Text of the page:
3. The Cost of Oil: Oil prices soared to record highs at the time, so the figures debuted at a higher price that consumers had been used to and that price would only go up from that point.

4. Quality Issues: The sculpting on the first run of figures was simply terrible. Indiana Jones didn’t look like Harrison Ford in most of the figures, in fact he looked more like Clark Gable in at least one, which is pretty pathetic for a company who could perfectly capture Ford’s likeness in its Star Wars line. To make matters worse, not only was the Jones line made by the same company as the much superior Star Wars line, but it was made by the same team.

The biggest reason for these problems that Hasbro cited at the time was that a new Chinese factory was making the figures and they were taking awhile to catch up to the quality levels collectors demanded and expected in modern toys. This lower level of quality could have caused some collectors to not buy any of the first figures until they were “fixed” in the later waves.

5. Poor Character Selection: The initial waves were overloaded with figures that collectors didn’t care about, especially since The Kingdom of the Crystal Skull underperformed (See issue: #2) and was unpopular with many adult movie-goers (i.e. collectors). Most collectors didn’t care about a Mutt Williams figure if they hated him in the the film (boy, did they ever), and even if they did like the movie, they wanted more figures from the original trilogy than what was being offered. Meanwhile, kids that were into the line could only have so many Mutt Williams figures at a time.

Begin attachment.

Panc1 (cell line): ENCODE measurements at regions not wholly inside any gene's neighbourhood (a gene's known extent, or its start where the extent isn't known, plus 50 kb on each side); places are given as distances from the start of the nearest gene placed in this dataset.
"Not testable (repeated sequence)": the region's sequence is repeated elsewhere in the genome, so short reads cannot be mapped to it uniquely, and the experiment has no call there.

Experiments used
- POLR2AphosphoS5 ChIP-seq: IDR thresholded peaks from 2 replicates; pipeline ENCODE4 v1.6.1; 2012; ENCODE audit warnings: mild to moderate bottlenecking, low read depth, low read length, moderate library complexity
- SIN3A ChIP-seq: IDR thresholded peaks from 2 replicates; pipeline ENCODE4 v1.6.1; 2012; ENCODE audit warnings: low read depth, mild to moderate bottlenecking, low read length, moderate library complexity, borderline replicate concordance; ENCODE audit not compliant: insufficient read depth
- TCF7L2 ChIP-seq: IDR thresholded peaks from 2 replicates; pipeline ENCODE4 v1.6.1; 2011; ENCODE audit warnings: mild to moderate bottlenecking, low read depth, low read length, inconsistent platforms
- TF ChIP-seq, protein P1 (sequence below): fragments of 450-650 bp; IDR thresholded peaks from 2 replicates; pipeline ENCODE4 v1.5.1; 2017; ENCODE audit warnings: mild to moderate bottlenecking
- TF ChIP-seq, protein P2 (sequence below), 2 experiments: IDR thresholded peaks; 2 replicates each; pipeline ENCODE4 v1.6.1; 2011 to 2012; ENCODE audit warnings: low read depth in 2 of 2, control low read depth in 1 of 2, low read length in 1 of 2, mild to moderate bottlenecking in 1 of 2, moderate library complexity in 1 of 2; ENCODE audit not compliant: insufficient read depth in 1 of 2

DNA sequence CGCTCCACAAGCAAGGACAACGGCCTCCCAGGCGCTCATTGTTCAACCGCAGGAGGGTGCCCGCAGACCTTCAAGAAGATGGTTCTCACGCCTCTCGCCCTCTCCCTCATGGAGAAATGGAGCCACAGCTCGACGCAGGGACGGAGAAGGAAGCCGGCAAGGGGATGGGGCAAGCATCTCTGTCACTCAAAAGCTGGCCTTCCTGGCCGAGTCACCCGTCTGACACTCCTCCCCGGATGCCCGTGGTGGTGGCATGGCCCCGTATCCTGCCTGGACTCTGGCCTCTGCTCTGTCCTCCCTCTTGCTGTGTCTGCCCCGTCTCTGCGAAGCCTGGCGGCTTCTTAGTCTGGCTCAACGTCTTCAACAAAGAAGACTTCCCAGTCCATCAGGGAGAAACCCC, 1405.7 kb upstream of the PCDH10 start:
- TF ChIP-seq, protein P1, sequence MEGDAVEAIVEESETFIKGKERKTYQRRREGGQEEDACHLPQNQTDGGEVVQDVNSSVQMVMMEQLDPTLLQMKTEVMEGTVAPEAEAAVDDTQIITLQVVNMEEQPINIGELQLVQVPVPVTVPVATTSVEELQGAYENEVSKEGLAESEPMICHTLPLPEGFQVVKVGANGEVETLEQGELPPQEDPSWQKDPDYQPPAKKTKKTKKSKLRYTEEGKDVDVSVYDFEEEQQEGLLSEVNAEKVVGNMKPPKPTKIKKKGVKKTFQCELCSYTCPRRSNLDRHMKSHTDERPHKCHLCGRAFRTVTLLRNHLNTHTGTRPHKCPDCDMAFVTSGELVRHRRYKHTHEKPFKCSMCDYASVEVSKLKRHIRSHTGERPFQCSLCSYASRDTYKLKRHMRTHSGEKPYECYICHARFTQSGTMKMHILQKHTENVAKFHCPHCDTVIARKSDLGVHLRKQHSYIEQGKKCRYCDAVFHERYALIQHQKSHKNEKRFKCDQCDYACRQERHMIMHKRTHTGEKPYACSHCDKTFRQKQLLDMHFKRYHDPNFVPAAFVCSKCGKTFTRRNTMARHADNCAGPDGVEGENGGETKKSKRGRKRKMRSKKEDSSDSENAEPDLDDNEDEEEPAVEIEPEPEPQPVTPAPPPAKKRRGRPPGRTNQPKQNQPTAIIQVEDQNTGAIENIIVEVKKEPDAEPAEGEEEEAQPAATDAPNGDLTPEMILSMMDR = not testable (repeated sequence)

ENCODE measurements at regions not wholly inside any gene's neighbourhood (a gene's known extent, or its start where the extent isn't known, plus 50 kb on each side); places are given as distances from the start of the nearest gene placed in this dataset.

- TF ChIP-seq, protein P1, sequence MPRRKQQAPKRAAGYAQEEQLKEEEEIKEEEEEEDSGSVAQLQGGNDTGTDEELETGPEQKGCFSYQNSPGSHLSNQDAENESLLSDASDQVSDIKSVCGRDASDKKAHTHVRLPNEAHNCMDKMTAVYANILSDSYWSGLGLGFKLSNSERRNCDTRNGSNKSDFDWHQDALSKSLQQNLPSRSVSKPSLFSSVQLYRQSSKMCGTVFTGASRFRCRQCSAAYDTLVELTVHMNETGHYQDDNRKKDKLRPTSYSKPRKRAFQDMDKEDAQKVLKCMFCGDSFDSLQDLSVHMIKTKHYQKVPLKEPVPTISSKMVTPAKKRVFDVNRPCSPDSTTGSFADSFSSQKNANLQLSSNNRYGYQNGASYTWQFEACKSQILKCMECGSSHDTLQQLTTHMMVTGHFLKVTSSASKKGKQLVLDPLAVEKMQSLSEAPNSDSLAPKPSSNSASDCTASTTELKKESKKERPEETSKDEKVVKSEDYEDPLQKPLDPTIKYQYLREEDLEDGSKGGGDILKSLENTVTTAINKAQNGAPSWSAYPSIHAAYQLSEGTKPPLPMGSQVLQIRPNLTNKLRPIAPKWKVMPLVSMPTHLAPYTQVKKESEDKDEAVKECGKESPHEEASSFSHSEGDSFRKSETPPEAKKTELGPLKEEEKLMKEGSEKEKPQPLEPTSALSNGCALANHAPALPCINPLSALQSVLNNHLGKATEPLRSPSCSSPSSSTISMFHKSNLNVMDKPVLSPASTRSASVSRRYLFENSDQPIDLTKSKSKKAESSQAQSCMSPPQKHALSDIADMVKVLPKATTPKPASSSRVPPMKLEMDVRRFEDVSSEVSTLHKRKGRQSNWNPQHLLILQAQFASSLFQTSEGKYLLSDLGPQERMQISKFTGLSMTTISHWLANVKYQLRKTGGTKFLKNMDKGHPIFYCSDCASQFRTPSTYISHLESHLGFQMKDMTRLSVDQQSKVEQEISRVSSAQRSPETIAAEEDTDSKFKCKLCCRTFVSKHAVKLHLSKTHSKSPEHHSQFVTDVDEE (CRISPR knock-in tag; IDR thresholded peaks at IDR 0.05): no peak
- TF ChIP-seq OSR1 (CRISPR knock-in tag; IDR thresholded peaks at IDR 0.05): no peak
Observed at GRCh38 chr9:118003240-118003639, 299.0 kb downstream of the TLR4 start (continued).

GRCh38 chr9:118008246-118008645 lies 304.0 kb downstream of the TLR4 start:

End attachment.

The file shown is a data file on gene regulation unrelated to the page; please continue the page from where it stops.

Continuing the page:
At the very least it makes a kick ass G.I. Joe display.

6. Vehicle and Playset Selection: The variety of Indy vehicles and playsets weren’t very attractive to collectors, perhaps due to Hasbro trying to milk more life out of the line while cashing in on Crystal Skull because it was “hot”. Almost nobody wanted the Jungle Cutter (again, because of it’s association with Skull) and while the Temple of Akator playset was rather cool, it didn’t tie into any of the more beloved Indiana Jones films. While there were a few things here and there to appeal to fans of the original film or even cross over into the realm of those movies, like Indy on his horse and the transport truck, that was it. Collectors didn’t even get a WWII sidecar, which had been planned!

From a 2008 Hasbro Q&A: Will we see a vehicle, deluxe set, or exclusive of Henry and Indiana Jones with the motorcycle and sidecar as in The Last Crusade?

Hasbro: Unfortunately, while a motorcycle with sidecar was planned, it will not make it out.


Did anyone want this? Really?